Rocky Mountain - 55th Annual Meeting (May 7-9, 2003)

Paper No. 5
Presentation Time: 2:35 PM


VANDERBEEK, Greg A., POETER, Eileen, MURRAY, Kyle, THYNE, Geoff and MCCRAY, John, Geology and Geological Engineering, Colorodo School of Mines, 1500 Illinois st, Golden, CO 80401,

Turkey Creek Basin is located 20 miles west of Denver. This front-range area is experiencing rapid development, thus water quantity and quality is a concern. Data collected from pumped and abandoned wells show an average water-level decline of 0.004 ft per day over the past 8 years, indicating the Turkey Creek Basin is not in a state of equilibrium. Published values of ground-water storage in the basin are poorly constrained, ranging from 1.5 to 150 years at present rates of water use.

Evaluation of the sustainability of the aquifer requires reasonable estimates of water use, recharge rates, transmissivities and storage coefficients. Sustainability requires that the average rate of water use be less than the average recharge rate. During droughts use exceeds recharge and storage controls sustainability.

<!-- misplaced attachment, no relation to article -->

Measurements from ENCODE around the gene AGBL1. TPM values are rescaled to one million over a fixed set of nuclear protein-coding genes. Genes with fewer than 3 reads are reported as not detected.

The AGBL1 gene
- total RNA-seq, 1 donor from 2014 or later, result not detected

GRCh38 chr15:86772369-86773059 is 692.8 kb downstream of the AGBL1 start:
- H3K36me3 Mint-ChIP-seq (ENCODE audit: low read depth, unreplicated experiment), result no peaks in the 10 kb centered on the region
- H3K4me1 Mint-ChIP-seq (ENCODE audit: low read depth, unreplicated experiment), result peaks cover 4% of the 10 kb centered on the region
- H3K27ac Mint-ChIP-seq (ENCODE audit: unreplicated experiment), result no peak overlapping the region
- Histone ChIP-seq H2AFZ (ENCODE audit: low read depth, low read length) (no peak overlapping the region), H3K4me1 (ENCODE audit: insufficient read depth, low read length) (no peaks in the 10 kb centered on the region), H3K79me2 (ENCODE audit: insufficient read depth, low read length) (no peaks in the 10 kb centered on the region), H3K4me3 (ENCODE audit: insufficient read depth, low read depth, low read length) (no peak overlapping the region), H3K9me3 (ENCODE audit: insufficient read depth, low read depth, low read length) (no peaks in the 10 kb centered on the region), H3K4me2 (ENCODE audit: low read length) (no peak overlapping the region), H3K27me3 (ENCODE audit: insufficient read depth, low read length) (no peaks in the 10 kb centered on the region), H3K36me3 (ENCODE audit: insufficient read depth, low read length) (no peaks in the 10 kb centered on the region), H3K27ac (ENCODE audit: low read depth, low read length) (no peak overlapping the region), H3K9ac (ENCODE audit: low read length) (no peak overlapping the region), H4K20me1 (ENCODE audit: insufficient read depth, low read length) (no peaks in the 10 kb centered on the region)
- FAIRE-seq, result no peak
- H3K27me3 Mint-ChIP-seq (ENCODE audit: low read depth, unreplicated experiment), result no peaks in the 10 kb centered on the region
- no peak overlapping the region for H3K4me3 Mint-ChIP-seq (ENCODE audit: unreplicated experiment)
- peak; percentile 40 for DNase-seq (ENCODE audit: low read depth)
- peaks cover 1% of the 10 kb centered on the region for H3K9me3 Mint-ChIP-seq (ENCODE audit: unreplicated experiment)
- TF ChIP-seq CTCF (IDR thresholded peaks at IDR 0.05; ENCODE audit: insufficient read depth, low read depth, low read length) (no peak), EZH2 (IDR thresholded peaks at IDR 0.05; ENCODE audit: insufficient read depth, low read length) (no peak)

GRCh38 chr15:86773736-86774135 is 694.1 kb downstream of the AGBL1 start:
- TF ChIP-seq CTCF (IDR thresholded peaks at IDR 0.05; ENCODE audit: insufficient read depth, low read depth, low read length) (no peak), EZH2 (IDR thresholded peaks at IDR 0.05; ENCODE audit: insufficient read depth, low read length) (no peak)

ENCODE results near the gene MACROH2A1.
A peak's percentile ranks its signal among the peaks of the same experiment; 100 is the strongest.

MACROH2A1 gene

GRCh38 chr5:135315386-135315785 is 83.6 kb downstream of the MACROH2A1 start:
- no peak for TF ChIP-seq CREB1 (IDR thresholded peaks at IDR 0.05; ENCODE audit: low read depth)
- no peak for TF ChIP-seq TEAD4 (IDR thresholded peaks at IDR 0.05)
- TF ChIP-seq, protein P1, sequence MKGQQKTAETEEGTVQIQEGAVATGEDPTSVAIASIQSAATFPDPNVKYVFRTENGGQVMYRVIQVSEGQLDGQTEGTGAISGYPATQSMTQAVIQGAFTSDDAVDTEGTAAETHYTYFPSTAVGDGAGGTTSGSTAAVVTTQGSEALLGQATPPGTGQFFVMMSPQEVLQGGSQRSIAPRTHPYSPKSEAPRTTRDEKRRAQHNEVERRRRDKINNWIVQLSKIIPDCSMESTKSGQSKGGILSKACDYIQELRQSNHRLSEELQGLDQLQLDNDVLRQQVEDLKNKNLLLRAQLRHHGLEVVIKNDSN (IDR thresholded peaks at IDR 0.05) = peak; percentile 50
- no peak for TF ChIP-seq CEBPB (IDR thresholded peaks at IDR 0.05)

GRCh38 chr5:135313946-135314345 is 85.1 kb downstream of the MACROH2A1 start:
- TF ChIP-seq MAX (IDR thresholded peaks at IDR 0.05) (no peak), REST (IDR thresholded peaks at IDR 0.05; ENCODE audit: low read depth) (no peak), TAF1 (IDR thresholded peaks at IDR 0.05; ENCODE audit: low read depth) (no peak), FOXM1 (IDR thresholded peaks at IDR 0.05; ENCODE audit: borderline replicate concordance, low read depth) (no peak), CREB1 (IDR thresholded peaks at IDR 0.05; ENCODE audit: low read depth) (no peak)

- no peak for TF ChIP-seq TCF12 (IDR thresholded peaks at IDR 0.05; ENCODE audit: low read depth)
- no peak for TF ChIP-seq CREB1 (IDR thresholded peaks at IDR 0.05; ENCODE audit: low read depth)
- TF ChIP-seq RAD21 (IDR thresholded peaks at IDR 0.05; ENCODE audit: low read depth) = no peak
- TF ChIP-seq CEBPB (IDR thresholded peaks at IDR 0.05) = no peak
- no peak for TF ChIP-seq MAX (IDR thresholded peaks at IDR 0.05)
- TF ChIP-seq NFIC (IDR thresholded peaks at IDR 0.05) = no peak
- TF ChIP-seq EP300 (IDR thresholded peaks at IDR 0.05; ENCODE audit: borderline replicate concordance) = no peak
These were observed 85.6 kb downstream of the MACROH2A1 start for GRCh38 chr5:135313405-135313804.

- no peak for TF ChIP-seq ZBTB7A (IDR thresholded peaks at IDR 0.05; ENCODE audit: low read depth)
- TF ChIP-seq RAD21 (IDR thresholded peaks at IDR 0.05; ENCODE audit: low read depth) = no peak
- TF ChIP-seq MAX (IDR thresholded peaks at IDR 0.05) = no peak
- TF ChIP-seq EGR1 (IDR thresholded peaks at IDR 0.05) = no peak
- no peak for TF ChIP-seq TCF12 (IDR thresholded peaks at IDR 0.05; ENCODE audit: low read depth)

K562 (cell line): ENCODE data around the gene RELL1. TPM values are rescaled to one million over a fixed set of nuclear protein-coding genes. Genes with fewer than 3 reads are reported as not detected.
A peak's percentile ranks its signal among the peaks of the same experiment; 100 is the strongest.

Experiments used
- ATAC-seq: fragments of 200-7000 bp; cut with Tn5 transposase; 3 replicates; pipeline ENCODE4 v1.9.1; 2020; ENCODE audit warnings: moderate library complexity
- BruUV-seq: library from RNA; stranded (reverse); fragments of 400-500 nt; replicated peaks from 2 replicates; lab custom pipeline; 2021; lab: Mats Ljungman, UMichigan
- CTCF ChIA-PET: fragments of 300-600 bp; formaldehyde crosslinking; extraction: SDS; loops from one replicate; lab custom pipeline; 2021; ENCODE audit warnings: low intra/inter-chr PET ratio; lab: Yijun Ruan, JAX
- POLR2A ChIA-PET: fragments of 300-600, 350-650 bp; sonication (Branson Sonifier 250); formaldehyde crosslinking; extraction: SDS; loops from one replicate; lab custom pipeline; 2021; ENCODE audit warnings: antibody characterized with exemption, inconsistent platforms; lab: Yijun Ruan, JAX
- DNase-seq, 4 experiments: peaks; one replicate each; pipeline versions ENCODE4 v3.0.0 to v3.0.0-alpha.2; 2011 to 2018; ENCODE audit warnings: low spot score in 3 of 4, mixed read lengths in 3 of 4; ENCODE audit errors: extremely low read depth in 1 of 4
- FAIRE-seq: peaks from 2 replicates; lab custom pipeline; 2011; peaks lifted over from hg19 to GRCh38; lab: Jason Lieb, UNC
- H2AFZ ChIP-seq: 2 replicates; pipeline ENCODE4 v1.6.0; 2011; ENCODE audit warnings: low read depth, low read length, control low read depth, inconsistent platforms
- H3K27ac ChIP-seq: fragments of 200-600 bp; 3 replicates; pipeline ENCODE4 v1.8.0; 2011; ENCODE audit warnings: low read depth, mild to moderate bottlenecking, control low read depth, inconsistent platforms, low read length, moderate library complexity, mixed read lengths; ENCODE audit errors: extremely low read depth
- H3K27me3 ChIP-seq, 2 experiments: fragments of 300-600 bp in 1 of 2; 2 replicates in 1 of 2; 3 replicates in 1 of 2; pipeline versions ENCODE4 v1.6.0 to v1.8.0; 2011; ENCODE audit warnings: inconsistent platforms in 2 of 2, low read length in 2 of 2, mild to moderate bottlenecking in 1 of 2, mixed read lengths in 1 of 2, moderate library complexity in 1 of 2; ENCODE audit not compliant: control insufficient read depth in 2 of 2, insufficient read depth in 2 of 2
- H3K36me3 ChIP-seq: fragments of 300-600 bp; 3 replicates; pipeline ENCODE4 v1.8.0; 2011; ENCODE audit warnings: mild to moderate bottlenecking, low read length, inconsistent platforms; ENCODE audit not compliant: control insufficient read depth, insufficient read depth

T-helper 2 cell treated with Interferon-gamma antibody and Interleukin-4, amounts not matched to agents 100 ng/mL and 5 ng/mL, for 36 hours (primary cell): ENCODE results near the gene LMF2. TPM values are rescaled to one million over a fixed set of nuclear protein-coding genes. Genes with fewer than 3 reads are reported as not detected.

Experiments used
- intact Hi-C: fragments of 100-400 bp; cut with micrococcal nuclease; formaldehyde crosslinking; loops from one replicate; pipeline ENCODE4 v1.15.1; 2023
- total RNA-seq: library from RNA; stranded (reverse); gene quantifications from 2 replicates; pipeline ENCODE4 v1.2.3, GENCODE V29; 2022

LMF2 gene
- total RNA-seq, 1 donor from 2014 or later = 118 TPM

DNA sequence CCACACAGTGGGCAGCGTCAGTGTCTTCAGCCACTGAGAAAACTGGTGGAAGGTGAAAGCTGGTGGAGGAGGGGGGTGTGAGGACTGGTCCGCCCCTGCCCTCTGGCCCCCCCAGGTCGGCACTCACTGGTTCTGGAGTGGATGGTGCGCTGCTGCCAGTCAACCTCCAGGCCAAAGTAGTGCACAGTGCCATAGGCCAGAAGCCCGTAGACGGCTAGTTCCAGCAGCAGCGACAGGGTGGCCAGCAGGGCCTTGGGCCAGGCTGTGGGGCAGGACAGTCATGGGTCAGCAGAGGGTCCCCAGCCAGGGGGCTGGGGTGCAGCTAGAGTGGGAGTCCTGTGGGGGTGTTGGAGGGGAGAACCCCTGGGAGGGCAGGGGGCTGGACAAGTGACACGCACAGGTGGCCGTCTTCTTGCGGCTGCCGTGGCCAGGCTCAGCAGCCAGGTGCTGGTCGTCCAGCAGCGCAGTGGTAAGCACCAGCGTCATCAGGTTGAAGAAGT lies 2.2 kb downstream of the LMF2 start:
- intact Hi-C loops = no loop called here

Ground water recharge rates may differ significantly within the basin due to spatial variability in the physical environment. Because recharge rates are difficult to measure several methods of estimating recharge are being evaluated by comparing the residuals resulting from use of the recharge rates in a ground-water model. The methods of estimating recharge include 1) a PRMS (Precipitation-Runoff Modeling System) model; 2) a SWAT (Soil & Water Assessment Tool) model; 3) a soil-water balance model, and a locally developed function relating recharge to elevation, slope and aspect. Several methods of estimating storage coefficient are evaluated by comparing the rate of simulated water level declines to those observed in the field when utilizing the estimated values in a transient ground-water model. The estimation methods include: 1) a water budget; 2) pump test analysis; 3) residence time based on measured tritium age-dates of ground-water samples; and 4) analysis of well hydrographs.